Everyone wants to know how to drop the baby weight fast after giving birth, but most women do not realize how much of a difference what they do while still pregnant makes. In short–staying fit and healthy throughout your pregnancy is the best way to promote getting your bod back later!
Pregnancy Weight Gain: What to Aim For
Weight gain during pregnancy is normal and healthy. You will probably gain at least 20-25 pounds while gestating a singleton. This is going to vary from woman to woman. Pregnancy pounds are the accumulated weight of your growing baby, the extra fat you need, the placenta, and extra body fluids.
Being Pregnant is Not a Pass To Eat Anything
Excessive weight gain during pregnancy is unhealthy for the mother and her baby. Eating for two does not mean that you need to double your calorie intake. Putting on too many pounds puts you at risk for birth complications.
It also makes it harder to trim down after you have the baby. Extra pounds that are needed for a healthy gestation are not difficult to lose. It is a gradual process, but it will happen. However, gaining weight you didn’t need to will leave you with excess fat that stubbornly sticks around.
You Need To Exercise While Pregnant, Just Differently
The start of pregnancy is usually a time of intense morning sickness and fatigue. It is also a time when your baby is very vulnerable. For these reasons, it is fine to take it easy. Listen to your body. As you gain energy during the second half of your pregnancy, it is important to keep moving. Swimming, walking, or prenatal yoga are the perfect ways to stay in shape.
When you reach your third trimester, it gets harder to exercise. First, your baby bump is going to pop and become cumbersome. You may also require more rest as you approach your due date. But there are still a few things you can do during your third trimester that will boost your ability to lose the baby weight later on.
What to Do in the Third Trimester to Promote Postpartum Weight Loss
1. Eat small, frequent meals
You should be eating about six small meals throughout the day. This is better for blood sugar regulation. It also prevents acid reflux, which happens as your baby grows and squishes your stomach. To accommodate the fetus, your stomach will transform into a tiny little vessel that cannot fit much food. Meanwhile, you will be hungry all the time. It’s a conundrum, but the solution is to eat a little at a time.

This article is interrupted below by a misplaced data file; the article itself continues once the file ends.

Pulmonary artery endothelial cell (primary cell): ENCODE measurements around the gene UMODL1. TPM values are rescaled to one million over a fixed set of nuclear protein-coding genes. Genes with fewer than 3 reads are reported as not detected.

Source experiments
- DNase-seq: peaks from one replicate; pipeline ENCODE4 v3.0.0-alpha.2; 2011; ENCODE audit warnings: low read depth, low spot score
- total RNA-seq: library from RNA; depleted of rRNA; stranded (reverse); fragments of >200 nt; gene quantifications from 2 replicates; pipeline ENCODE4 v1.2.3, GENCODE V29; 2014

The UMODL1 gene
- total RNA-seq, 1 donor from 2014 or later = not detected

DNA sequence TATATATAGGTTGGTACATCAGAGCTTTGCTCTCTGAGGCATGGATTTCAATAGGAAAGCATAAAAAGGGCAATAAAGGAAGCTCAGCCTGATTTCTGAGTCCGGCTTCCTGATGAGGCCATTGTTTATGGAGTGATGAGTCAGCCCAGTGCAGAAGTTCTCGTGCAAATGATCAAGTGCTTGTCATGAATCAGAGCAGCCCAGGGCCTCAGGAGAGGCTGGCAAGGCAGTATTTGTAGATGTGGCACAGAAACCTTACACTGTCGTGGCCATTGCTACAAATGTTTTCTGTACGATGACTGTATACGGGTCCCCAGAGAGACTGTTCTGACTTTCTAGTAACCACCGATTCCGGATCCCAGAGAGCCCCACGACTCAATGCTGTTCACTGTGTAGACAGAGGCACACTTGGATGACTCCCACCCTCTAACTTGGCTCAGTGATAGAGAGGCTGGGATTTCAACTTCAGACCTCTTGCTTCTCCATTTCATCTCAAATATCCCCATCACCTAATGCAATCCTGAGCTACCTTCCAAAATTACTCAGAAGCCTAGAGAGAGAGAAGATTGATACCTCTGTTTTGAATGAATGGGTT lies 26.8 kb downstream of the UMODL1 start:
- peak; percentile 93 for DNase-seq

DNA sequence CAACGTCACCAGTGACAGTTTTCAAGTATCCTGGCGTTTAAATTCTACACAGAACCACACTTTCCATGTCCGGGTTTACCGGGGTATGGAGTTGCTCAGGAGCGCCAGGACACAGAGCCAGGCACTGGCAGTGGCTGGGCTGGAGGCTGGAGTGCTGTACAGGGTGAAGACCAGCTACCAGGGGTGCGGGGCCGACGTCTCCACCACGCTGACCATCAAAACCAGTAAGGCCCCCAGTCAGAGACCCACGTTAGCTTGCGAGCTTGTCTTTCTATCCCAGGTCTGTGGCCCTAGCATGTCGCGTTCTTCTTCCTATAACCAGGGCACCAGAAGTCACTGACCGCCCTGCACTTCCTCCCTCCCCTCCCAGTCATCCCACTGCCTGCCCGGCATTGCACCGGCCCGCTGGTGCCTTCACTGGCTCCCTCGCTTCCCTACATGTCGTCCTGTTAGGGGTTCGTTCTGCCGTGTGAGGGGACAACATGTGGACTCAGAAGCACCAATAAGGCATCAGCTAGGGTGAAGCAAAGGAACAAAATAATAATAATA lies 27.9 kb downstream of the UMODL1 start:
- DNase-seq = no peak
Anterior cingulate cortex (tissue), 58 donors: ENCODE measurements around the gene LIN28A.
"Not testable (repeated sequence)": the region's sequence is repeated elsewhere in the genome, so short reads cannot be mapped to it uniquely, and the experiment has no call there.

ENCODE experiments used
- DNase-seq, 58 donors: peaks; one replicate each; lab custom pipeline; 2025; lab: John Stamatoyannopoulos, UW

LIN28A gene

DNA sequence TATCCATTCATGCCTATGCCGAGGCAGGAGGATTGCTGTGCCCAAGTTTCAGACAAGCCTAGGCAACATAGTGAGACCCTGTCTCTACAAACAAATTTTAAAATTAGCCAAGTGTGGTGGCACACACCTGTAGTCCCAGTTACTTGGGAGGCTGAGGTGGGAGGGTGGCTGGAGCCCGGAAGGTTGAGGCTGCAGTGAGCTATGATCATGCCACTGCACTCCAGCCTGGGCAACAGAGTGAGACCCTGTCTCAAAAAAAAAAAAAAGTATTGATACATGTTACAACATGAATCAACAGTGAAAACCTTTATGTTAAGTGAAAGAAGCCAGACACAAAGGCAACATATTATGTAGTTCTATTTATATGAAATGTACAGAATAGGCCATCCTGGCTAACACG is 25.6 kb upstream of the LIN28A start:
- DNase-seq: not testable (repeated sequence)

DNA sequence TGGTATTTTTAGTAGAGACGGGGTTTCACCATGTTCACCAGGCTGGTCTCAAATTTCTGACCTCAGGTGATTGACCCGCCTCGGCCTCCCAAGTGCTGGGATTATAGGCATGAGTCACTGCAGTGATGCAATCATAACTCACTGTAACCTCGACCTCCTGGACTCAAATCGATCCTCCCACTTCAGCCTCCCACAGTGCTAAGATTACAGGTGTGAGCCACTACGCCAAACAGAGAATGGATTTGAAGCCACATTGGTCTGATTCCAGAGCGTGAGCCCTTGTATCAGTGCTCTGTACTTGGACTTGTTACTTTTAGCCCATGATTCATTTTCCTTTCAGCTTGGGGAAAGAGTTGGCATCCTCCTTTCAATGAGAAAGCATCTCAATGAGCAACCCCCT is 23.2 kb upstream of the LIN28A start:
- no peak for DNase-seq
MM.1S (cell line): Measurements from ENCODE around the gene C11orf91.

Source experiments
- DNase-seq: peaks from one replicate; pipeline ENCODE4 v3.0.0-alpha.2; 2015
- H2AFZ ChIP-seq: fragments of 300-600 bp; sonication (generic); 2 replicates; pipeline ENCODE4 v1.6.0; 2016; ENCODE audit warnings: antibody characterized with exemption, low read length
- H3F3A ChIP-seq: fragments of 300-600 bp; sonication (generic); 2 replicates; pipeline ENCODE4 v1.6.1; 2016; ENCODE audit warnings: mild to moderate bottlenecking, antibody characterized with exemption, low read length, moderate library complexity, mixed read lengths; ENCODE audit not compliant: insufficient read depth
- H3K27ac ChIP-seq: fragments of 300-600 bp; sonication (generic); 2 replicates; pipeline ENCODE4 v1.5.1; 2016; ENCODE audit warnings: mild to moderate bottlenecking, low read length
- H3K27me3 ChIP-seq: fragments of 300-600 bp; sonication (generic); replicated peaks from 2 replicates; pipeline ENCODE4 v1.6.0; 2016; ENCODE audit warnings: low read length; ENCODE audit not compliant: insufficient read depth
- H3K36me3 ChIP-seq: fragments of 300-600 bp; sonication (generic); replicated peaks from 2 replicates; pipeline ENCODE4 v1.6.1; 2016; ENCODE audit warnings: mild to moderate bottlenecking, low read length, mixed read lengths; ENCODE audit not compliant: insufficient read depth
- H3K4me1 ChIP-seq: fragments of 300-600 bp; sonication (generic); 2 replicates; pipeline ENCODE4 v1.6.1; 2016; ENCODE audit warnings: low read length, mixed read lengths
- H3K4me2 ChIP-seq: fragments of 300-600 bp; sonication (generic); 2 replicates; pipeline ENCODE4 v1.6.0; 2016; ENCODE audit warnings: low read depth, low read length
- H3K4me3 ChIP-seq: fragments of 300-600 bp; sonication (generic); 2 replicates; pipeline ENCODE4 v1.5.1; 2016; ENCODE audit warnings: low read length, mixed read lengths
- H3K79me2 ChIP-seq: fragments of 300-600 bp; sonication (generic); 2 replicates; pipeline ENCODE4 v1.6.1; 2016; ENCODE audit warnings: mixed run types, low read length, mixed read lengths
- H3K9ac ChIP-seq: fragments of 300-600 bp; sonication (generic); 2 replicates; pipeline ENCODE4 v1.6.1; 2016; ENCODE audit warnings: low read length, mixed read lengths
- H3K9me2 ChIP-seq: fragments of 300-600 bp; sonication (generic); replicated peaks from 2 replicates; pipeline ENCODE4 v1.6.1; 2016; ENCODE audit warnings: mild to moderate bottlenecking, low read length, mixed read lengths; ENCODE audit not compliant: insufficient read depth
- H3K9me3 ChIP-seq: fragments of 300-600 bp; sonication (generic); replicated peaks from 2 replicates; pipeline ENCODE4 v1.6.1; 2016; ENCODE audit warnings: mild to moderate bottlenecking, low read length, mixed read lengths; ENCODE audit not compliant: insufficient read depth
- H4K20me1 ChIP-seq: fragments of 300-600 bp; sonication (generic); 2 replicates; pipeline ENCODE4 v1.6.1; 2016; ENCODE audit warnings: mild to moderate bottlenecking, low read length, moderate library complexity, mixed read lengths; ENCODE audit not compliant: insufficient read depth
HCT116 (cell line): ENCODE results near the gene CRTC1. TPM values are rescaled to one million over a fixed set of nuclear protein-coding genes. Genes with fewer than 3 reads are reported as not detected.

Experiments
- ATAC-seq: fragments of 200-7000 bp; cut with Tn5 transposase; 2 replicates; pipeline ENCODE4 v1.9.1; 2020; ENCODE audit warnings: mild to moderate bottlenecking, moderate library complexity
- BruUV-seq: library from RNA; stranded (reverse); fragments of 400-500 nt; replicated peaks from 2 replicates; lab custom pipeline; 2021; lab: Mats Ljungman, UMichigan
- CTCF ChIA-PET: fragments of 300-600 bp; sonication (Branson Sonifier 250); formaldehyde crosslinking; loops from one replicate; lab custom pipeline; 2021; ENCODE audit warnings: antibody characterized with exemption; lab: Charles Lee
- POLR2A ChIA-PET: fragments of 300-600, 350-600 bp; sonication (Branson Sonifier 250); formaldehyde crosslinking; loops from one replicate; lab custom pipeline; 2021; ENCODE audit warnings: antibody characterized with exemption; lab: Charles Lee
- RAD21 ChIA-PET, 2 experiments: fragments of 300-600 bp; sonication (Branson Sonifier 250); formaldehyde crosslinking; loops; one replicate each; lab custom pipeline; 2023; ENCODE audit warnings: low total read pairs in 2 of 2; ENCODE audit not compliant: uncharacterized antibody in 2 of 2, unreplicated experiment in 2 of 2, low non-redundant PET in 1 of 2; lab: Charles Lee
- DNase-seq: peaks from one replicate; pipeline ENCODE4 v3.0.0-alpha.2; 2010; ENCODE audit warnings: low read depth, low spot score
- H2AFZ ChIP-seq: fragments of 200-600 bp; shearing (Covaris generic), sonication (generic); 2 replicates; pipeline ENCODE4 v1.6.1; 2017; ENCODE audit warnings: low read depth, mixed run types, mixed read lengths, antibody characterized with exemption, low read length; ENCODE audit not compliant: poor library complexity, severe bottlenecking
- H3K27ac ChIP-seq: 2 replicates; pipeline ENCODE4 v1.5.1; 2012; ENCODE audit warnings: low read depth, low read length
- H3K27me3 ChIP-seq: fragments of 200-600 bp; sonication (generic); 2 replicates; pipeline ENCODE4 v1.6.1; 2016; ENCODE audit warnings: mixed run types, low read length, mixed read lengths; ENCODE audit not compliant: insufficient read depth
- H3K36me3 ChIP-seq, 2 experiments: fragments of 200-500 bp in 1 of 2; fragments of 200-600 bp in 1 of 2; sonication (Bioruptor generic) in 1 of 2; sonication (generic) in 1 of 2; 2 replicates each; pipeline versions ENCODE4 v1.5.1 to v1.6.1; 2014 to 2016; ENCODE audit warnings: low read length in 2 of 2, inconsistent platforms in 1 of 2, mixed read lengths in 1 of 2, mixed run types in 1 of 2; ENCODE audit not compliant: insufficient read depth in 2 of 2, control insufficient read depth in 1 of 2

Choose dense proteins and full fats. Avoid sugar and refined carbs. Some examples are carrot sticks with hummus or full-fat yogurt with berries.
Sip fluids throughout the day. You want to keep water moving through your body, but avoid retention. Inflammation-reducing foods like fennel and turmeric will assist with this. Try to take in most liquids between meals, rather than with food.
3. Slow down but keep moving
If you feel great, it is fine to continue your workout routine. However, you will most likely have diminished energy and be physically unable to keep it up. Slow down and adjust if you need to, but try to maintain some physical movement. Taking walks is a great way to stay active while not over-exerting oneself during pregnancy.
The good news is, proper rest during pregnancy will help you get back into shape later on too. Not getting enough sleep slows down your metabolism because your body goes into survival mode. Biologically, your body wants to hang onto any excess fat when you are stressed.
Getting your “body back” is a big focus among moms and in the media today. Just remember that you will lose weight, but it is meant to be a gradual process. Losing too much too fast is unhealthy. You are still recovering during the postpartum period, and rapid weight loss can also negatively affect your milk supply.
If you stay healthy and fit throughout your pregnancy and after, losing that baby weight will be easiest.